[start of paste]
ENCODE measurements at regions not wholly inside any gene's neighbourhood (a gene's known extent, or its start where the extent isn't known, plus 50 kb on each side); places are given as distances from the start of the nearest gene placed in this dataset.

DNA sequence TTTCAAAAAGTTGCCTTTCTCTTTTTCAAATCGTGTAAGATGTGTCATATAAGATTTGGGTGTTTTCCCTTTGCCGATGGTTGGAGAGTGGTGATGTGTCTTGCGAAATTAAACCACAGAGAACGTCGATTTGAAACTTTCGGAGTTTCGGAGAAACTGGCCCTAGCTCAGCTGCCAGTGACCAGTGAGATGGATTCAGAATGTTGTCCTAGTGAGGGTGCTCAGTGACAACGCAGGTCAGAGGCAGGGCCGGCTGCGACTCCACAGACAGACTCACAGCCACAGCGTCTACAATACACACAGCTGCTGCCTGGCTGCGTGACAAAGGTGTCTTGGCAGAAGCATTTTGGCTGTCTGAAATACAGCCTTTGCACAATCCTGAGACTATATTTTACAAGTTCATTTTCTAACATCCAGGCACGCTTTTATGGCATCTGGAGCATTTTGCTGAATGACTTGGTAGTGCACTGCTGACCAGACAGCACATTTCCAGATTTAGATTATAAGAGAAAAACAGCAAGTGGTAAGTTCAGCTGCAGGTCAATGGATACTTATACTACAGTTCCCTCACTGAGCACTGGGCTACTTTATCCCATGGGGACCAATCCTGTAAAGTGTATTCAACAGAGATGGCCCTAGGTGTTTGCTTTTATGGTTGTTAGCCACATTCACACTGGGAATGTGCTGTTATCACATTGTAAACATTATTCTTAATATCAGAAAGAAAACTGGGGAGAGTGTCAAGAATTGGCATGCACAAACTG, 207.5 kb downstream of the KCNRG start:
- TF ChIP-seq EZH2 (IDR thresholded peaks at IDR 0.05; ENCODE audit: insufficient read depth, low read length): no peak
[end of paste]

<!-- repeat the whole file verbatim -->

ENCODE measurements at regions not wholly inside any gene's neighbourhood (a gene's known extent, or its start where the extent isn't known, plus 50 kb on each side); places are given as distances from the start of the nearest gene placed in this dataset.

DNA sequence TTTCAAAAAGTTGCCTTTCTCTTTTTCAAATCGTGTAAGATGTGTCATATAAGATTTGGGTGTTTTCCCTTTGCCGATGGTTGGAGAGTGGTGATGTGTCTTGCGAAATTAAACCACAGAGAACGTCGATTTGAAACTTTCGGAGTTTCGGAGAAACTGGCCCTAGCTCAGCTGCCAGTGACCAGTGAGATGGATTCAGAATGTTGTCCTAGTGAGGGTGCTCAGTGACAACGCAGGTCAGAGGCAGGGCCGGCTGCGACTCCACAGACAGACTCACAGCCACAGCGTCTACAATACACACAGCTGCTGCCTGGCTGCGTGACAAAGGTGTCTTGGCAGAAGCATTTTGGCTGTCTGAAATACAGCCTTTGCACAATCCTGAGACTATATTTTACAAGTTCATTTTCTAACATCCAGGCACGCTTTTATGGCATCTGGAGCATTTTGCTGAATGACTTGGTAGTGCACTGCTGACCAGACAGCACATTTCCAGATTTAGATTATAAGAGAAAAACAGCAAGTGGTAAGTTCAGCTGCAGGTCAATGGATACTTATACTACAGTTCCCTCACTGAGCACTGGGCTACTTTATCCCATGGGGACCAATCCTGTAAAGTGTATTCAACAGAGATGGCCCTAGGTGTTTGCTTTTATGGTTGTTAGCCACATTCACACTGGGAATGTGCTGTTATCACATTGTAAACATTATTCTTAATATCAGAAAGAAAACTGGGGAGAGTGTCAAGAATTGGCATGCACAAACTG, 207.5 kb downstream of the KCNRG start:
- TF ChIP-seq EZH2 (IDR thresholded peaks at IDR 0.05; ENCODE audit: insufficient read depth, low read length): no peak